I want to point out that the Moon's orbit isn't circular now. A 0.055 mean eccentricity isn't that circular.
But, onto your question. I think you're making a bad assumption on the "must have started very elliptic. Individual objects that are ejected from a planet need to follow their orbital path. So any object flung from the earth would need likely either escape the Earth or fall back into it because you can't launch something, with a singular push, into a circular orbit. All the individual bits of debris should have had highly eccentric orbits.
But the formation of the Moon was much more complicated than that. First, it was enough matter to have it's own gravitational field, basically influencing itself, and the forming moon would be the combination of all those individual objects, so it wouldn't necessarily be eliptic at all. The eccentricity of billions of objects could have (and likely did) cancel each other out to a large degree.
Because the impact was off-center, it set the Earth spinning and most of the debris moved in the same direction around the Earth. But the coalescing mass of material that didn't fall back to the Earth could have been in a reasonably circular orbit at formation.
We should also define what number constitutes "highly" elliptic. The Moon is thought to have started out 3-5 Earth Radii distant. Any material that passed closer than 3 radii would have been inside the Roche limit and had a hard time coalescing into the Moon. This article suggests that the debris would have had a hard time being ejected further than 5 Earth Radii, though I'm not sure how that conclusion was reached. But you have a few things going on. Debris colliding with other debris, and some (presumably quite a bit) of debris falling back to the Earth and, mentioned above, the debris having a gravitational effect on itself. Ultimately momentum needs to be conserved and calculating the formation of the Moon requires a super-computer, but in general I think the initial orbit could have been relatively circular.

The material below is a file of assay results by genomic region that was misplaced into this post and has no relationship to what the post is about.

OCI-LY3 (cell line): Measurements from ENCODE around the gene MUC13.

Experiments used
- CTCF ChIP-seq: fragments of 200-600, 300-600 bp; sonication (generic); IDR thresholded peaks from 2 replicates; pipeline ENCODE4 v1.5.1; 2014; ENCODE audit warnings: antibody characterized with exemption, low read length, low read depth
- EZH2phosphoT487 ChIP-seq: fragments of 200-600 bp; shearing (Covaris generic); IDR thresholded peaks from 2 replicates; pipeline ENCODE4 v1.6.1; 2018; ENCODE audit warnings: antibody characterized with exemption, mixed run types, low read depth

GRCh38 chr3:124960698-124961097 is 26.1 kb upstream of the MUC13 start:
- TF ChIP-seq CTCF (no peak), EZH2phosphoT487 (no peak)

If the Moon formed close to the Earth, which most models suggest it did and since it couldn't pass inside 3 Earth Radii and stay solid, those numbers put a limit on how eccentric the initial orbit probably was. If we use the 5/3 Earth Radii as an estimate, Ra=5, Rp=3, then the eccentricity is 0.25, and that's an estimate for the upper limit of the initial eccentricity after formation. It may well have been quite a bit less.
But for the sake of argument, lets give the newly formed moon an eccentricity of .25 or, maybe a little higher with a more distant apogee, but we have to keep the perigee at 3 Earth radii or greater. Your question still stands, how did the Moon's initial eccentricity become somewhat circular.
The answer is tidal circularization. I can't find a good article on it, but for many 2 body systems, tides circularize orbits. It's well known that the tides on Earth, caused by the Moon's gravity rotate ahead of the Moon and this creates a tug on the moon that pushes (pulls?) the Moon into a higher orbit, further away from the Earth. This same secondary effect circularizes the Moon's orbit because the closer the Moon is too the Earth, the greater the push. The math behind this gets very complicated and it's above my paygrade to put numbers behind it and the Wikipedia article I've linked is very lacking, so I invite anyone to provide more details if they can. But Tidal circularization is a commonly accepted theory and given the strength of the tides early on, it's likely any eccentricity in the Moon's orbit circularized relatively quickly, at least, astronomically speaking. (Tens of millions of years is a long time to you and me, but not to a stable orbit).